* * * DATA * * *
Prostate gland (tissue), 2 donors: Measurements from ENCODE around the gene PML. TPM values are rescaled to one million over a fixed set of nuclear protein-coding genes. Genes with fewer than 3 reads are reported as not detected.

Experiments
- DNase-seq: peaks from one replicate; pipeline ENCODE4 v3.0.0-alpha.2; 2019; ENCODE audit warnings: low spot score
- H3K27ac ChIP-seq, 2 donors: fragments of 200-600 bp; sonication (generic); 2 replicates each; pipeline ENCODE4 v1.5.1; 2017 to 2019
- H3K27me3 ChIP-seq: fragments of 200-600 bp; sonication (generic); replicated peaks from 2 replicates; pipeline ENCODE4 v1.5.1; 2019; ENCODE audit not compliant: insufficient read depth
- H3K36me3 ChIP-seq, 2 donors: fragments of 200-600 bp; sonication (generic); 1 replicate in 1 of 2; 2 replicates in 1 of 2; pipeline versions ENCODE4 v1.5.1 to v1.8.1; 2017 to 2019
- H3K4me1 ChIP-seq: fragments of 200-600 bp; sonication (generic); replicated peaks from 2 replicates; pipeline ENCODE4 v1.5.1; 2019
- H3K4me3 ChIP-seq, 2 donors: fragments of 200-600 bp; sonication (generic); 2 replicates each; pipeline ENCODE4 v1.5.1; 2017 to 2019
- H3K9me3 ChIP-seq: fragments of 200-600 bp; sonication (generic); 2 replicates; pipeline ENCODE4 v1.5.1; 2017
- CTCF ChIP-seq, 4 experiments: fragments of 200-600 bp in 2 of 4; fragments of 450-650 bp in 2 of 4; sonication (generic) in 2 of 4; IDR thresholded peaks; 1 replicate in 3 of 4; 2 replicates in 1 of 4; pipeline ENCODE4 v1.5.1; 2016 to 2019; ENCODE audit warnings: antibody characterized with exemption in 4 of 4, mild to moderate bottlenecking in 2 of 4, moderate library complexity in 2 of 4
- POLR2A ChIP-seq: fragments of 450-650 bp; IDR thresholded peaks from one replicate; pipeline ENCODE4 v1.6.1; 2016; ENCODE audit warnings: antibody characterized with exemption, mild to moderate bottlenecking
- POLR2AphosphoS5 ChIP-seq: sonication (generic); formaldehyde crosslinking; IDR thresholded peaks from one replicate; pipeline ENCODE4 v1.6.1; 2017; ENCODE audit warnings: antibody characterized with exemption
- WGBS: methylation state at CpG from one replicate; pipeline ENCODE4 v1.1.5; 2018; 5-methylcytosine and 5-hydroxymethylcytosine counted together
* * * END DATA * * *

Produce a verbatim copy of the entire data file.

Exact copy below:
Prostate gland (tissue), 2 donors: Measurements from ENCODE around the gene PML. TPM values are rescaled to one million over a fixed set of nuclear protein-coding genes. Genes with fewer than 3 reads are reported as not detected.

Experiments
- DNase-seq: peaks from one replicate; pipeline ENCODE4 v3.0.0-alpha.2; 2019; ENCODE audit warnings: low spot score
- H3K27ac ChIP-seq, 2 donors: fragments of 200-600 bp; sonication (generic); 2 replicates each; pipeline ENCODE4 v1.5.1; 2017 to 2019
- H3K27me3 ChIP-seq: fragments of 200-600 bp; sonication (generic); replicated peaks from 2 replicates; pipeline ENCODE4 v1.5.1; 2019; ENCODE audit not compliant: insufficient read depth
- H3K36me3 ChIP-seq, 2 donors: fragments of 200-600 bp; sonication (generic); 1 replicate in 1 of 2; 2 replicates in 1 of 2; pipeline versions ENCODE4 v1.5.1 to v1.8.1; 2017 to 2019
- H3K4me1 ChIP-seq: fragments of 200-600 bp; sonication (generic); replicated peaks from 2 replicates; pipeline ENCODE4 v1.5.1; 2019
- H3K4me3 ChIP-seq, 2 donors: fragments of 200-600 bp; sonication (generic); 2 replicates each; pipeline ENCODE4 v1.5.1; 2017 to 2019
- H3K9me3 ChIP-seq: fragments of 200-600 bp; sonication (generic); 2 replicates; pipeline ENCODE4 v1.5.1; 2017
- CTCF ChIP-seq, 4 experiments: fragments of 200-600 bp in 2 of 4; fragments of 450-650 bp in 2 of 4; sonication (generic) in 2 of 4; IDR thresholded peaks; 1 replicate in 3 of 4; 2 replicates in 1 of 4; pipeline ENCODE4 v1.5.1; 2016 to 2019; ENCODE audit warnings: antibody characterized with exemption in 4 of 4, mild to moderate bottlenecking in 2 of 4, moderate library complexity in 2 of 4
- POLR2A ChIP-seq: fragments of 450-650 bp; IDR thresholded peaks from one replicate; pipeline ENCODE4 v1.6.1; 2016; ENCODE audit warnings: antibody characterized with exemption, mild to moderate bottlenecking
- POLR2AphosphoS5 ChIP-seq: sonication (generic); formaldehyde crosslinking; IDR thresholded peaks from one replicate; pipeline ENCODE4 v1.6.1; 2017; ENCODE audit warnings: antibody characterized with exemption
- WGBS: methylation state at CpG from one replicate; pipeline ENCODE4 v1.1.5; 2018; 5-methylcytosine and 5-hydroxymethylcytosine counted together